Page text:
A while back my fellow Stir writer Jeanne wrote a post about why she prefers the bus to school drop-off. Now, sometimes based on comments left at this site, I get the feeling that folks don't necessarily understand that we bloggers don't always share the same opinions on a given subject, so let me be perfectly clear: I disagree with Jeanne on every single point she makes. I may just have to knife-fight her in the parking lot on this one, that's how wrong she is.
See, I switched from putting my kid on the bus to driving him to school in the mornings for the exact opposite reasons she lists: driving means we can sleep in a little, I don't have to waste time at the bus stop in the pouring rain, and best of all, I can wear whatever I want because I don't have to interact with other people.
That last benefit, though, is why I have a recurring sense of dread about morning drop-off. In my worst dreams, a horrific scenario is unfolding: I have to GET OUT OF MY CAR.
I hate to be a stay-home mom cliché, but the fact is I dress like a slob first thing in the morning. When I was waiting at the bus stop, I wasn't the most stylish person standing on a busy street on a cold wet morning, but I was at least up to par with my fellow Oregonians: fitted fleece, decent jeans, Columbia jacket with the handy little drawstrings on the hood.
Now that I'm driving my second-grader to school, though, I make sure I'm presentable ... but only from the waist up. My hair is brushed, my ever-deepening under-eye bags are properly spackled with concealer, my t-shirt is free of visible stains -- and my lower half is clad in an ancient pair of capri yoga pants. My footwear of choice? Flappy rubber Crocs flip-fops.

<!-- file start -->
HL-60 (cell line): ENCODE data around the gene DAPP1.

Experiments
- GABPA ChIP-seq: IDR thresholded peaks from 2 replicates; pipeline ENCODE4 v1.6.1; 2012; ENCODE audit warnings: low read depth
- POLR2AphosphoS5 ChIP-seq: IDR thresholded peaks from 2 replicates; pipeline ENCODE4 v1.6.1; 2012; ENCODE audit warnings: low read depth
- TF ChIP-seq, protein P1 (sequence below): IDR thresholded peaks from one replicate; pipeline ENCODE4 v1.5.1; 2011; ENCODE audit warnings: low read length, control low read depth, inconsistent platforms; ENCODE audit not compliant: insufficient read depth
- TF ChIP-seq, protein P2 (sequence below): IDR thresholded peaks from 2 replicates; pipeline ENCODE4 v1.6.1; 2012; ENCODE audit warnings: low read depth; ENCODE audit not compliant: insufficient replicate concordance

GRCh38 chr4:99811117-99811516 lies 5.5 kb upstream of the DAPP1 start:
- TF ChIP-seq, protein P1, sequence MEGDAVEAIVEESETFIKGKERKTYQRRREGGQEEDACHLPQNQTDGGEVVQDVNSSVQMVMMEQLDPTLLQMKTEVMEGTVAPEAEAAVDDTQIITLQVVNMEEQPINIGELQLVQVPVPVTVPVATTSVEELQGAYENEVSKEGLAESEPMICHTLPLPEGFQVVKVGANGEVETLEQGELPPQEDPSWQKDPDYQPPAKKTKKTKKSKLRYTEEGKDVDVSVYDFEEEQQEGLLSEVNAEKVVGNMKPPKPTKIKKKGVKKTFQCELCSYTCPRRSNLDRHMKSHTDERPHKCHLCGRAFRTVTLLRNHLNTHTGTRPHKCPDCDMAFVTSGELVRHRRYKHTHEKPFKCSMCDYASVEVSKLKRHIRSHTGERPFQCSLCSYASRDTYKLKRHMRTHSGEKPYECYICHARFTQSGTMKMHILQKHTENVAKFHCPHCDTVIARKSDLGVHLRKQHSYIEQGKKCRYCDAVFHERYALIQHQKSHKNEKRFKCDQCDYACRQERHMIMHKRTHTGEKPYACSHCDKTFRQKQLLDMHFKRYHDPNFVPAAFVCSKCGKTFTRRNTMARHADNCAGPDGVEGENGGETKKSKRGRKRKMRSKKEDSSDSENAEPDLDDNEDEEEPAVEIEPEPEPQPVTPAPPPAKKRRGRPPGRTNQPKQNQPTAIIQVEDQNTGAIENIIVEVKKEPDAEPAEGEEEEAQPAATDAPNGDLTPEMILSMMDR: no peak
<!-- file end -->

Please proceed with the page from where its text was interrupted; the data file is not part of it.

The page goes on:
Every weekday morning I'm getting into a relatively warm car, driving a couple miles round trip, and settling back into a morning of working in front of the computer, so I figure what's the point of putting on something more visually appealing but less comfortable? Dropping my son off is as easy as getting in a line of cars and stopping briefly at the front of the school so he can hop out of the backseat -- do I really need PANTS for that?
Of course, the fact that I typically look like someone whose morning ablutions were interrupted by a power outage means that my time is coming. I'll get a flat tire, or my son will forget his backpack and I'll have to run it into the school, or someone in the always-dicey line of cars will rear-end me, or SOMETHING. And there I'll be, exposed to everyone. Shivering in my ratty too-thin pants that always have a tuft of cat hair stuck to them somewhere, slipping around in my flip-flops, cursing my laziness and stubborn refusal to put on something with an actual waistband.
I'm sure I'll learn my lesson eventually, and as a result I'll take the time to get dressed like a civilized adult. Until then, though, it's business up top ... and party on the bottom. (Whereas "party" = "potentially humiliating," of course.)
What do you wear when you go through the school drop-off line, assuming you're not heading straight to an office afterward?
Image via Linda Sharps